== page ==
The Last "Mohican"?

Benjamin Zimmer bgzimmer at RCI.RUTGERS.EDU
Wed Aug 10 19:40:55 UTC 2005

On Wed, 10 Aug 2005 14:40:55 -0400, Wilson Gray <wilson.gray at RCN.COM> wrote:

>I was afraid of that my making such a distinction was one the cases in
>which a dialect preserves a feature lost from the standard language.
>When I was younger, I knew (black) people who  pronounced "deaf" as
>"deef," the same as the (white) Kentucky hill-country characters in the
>comic strip, Li'l Abner. It had the virtue of keeping "deaf" [dif]
>separate from "death" [dEf].
>An On-Language article written while Safire was on vacation touched on
>this, suggesting that the BE slang term, "def," was really only a
>"phonetic" respelling of the "country" BE pronunciation of "death,"
>ultimately extracted from such phrases as "cat be death [dEf] on mice"
>and influenced by sE "def" from "definitely."

Here's the column you're remembering (by Brent Staples, Dec. 18, 1988):

        Still in search of the derivation of def, I phoned a
        company called Def Jam Recordings, which produces a
        good deal of rap music these days and was founded in
        1984. With the company's logo and stationery, def was
        lent an immortality rare in this era of fame that
        lasts only five minutes. It was with Def Jam
        Recordings that I struck pay dirt - and confirmed a
        deep suspicion.

        Russell Simmons, a founder of the company, said that
        his partner, in designing the logo for the company's
        record label, may have been the first to set def down
        in writing. Simmons also said that his associate had
        clearly misheard the word as it was then spoken in
        the streets. Def, Simmons said, was a mispronunciation
        of death.

        It is common for many people in the rural South and
        the urban Northeast to pronounce "th" as "f." Def,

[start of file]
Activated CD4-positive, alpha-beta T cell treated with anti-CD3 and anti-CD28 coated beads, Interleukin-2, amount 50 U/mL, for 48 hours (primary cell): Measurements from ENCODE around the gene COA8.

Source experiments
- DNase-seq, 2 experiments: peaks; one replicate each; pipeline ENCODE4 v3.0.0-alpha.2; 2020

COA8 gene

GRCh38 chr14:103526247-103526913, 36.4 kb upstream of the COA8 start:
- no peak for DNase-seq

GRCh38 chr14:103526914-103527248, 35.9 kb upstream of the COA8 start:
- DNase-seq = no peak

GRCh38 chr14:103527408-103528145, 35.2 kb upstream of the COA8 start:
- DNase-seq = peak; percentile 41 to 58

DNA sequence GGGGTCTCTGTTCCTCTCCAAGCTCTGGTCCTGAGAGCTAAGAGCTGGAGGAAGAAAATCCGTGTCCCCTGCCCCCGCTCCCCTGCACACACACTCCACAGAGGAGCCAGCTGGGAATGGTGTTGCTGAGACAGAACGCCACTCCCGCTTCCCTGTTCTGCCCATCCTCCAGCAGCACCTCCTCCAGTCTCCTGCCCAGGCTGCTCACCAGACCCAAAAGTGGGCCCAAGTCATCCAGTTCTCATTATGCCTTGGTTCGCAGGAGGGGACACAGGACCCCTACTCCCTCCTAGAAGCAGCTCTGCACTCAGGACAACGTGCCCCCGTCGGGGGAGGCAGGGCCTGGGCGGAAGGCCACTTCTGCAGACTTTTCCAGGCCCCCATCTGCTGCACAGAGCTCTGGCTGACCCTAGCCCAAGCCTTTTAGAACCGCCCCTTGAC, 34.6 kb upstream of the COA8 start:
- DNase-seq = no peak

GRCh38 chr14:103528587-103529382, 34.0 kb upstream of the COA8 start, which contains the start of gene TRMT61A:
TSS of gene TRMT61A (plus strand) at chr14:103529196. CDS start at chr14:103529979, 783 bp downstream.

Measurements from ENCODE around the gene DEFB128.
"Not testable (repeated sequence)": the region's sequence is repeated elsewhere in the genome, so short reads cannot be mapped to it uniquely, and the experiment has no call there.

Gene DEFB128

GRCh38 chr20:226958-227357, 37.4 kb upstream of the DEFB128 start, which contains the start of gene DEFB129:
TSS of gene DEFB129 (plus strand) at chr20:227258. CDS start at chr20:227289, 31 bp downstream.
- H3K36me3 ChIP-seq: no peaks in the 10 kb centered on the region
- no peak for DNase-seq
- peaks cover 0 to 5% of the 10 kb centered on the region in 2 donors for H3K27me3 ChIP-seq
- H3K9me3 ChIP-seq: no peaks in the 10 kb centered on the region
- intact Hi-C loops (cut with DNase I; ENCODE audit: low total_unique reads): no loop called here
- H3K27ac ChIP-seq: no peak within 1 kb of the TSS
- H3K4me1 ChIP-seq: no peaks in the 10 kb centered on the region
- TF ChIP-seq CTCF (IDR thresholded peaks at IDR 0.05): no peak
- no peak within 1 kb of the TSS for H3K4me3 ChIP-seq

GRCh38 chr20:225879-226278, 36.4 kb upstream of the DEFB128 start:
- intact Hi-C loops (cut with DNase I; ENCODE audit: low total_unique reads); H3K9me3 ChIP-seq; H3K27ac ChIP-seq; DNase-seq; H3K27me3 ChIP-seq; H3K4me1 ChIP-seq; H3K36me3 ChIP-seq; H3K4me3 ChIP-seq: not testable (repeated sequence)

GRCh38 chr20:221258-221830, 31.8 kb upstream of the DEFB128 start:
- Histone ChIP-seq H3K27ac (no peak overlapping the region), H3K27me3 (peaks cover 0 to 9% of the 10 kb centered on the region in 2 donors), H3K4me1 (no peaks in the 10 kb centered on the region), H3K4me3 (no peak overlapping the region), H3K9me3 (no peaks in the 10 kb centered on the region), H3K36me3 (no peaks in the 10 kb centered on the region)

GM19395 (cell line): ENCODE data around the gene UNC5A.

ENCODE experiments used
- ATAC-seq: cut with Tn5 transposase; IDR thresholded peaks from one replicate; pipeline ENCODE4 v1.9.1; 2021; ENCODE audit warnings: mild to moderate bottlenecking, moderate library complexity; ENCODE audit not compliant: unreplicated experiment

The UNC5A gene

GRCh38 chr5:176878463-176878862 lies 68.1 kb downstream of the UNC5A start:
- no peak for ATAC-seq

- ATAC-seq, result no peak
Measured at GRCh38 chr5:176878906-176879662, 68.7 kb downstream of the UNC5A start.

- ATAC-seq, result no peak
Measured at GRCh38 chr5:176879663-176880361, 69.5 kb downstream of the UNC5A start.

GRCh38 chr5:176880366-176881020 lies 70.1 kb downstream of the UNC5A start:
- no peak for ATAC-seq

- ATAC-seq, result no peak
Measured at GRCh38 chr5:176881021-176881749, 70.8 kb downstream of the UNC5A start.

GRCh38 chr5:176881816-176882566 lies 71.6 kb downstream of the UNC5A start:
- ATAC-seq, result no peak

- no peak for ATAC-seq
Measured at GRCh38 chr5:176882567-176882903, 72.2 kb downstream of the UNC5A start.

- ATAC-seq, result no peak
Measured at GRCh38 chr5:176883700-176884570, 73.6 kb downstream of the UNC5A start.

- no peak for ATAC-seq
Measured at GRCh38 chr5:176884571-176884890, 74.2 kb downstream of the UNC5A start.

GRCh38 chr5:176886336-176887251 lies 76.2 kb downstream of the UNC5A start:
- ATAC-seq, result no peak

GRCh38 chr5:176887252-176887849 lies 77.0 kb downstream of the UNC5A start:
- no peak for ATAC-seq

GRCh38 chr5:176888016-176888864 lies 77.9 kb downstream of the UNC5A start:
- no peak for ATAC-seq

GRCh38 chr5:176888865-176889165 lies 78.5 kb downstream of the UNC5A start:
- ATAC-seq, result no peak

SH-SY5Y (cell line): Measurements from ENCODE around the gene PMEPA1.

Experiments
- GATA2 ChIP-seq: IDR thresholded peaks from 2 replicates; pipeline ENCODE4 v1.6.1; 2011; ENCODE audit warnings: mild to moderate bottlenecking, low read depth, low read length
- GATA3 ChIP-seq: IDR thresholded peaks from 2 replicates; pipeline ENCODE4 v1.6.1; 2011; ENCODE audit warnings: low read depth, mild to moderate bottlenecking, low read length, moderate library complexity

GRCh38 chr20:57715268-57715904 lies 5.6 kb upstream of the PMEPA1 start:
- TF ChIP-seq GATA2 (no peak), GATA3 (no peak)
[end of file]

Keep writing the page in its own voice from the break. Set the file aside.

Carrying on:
then, to my great joy, seems to be a relic of my
        boyhood. When our high-school basketball team soundly
        defeated a rival, we often said, "Man, we were death
        on them," meaning that we had killed them, figuratively.
        Death is used here as an absolute, a locution that is
        in vogue these days.

HDAS cites "Rapper's Delight" from 1979: "Drive off in a def OJ." The OED
draft entry chooses to transcribe the line as "death OJ" and puts the cite
in brackets. Here's what the online Rap Dictionary has to say:
        Some more info on def: comes from the expression "Death
        O.J." but I think first used on record in "Rapper's
        Delight". As Nelson George defines it: "In "Rapper's
        Delight" the term "Death OJ" is used. In current slang
        "death" means something good, while "OJ" is a reference
        to a big car: Erstwhile football star and all-around
        adman O.J. Simpson does Hertz commercials featuring
        Ford and Lincoln Mercury cars. If we add "death" to
        Ford and Lincoln Mercury cars (leaving out any dis-
        respectful reference to Pintos), we come up with the
        "Rapper's Delight" character driving off in a Lincoln
        Continental." From _Buppies, B-Boys, Baps & Bohos:
        Notes on Post-Soul Black Culture_ by Nelson George.

--Ben Zimmer

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